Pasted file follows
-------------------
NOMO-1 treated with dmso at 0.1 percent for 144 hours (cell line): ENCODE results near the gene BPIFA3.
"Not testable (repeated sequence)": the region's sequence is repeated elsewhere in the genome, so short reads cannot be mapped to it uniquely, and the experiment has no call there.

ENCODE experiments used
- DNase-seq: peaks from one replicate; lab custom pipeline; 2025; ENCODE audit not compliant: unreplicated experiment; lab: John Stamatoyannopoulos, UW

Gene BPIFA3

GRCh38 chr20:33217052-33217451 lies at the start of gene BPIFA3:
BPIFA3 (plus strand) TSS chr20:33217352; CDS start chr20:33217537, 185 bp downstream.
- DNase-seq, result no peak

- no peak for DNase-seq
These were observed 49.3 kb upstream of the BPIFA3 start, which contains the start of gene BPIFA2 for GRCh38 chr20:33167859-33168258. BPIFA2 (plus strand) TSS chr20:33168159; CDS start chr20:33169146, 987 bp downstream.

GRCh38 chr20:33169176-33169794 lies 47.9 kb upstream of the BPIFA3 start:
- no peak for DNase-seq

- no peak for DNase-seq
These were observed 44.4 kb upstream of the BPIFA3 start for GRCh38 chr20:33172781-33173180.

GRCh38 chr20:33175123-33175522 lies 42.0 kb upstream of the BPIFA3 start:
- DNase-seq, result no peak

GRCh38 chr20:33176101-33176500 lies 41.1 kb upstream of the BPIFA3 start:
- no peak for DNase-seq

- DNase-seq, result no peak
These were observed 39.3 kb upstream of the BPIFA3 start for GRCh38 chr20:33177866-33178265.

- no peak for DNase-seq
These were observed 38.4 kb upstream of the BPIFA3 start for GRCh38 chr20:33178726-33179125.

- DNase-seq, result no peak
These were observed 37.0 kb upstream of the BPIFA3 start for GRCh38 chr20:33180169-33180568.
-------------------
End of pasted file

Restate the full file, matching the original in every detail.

NOMO-1 treated with dmso at 0.1 percent for 144 hours (cell line): ENCODE results near the gene BPIFA3.
"Not testable (repeated sequence)": the region's sequence is repeated elsewhere in the genome, so short reads cannot be mapped to it uniquely, and the experiment has no call there.

ENCODE experiments used
- DNase-seq: peaks from one replicate; lab custom pipeline; 2025; ENCODE audit not compliant: unreplicated experiment; lab: John Stamatoyannopoulos, UW

Gene BPIFA3

GRCh38 chr20:33217052-33217451 lies at the start of gene BPIFA3:
BPIFA3 (plus strand) TSS chr20:33217352; CDS start chr20:33217537, 185 bp downstream.
- DNase-seq, result no peak

- no peak for DNase-seq
These were observed 49.3 kb upstream of the BPIFA3 start, which contains the start of gene BPIFA2 for GRCh38 chr20:33167859-33168258. BPIFA2 (plus strand) TSS chr20:33168159; CDS start chr20:33169146, 987 bp downstream.

GRCh38 chr20:33169176-33169794 lies 47.9 kb upstream of the BPIFA3 start:
- no peak for DNase-seq

- no peak for DNase-seq
These were observed 44.4 kb upstream of the BPIFA3 start for GRCh38 chr20:33172781-33173180.

GRCh38 chr20:33175123-33175522 lies 42.0 kb upstream of the BPIFA3 start:
- DNase-seq, result no peak

GRCh38 chr20:33176101-33176500 lies 41.1 kb upstream of the BPIFA3 start:
- no peak for DNase-seq

- DNase-seq, result no peak
These were observed 39.3 kb upstream of the BPIFA3 start for GRCh38 chr20:33177866-33178265.

- no peak for DNase-seq
These were observed 38.4 kb upstream of the BPIFA3 start for GRCh38 chr20:33178726-33179125.

- DNase-seq, result no peak
These were observed 37.0 kb upstream of the BPIFA3 start for GRCh38 chr20:33180169-33180568.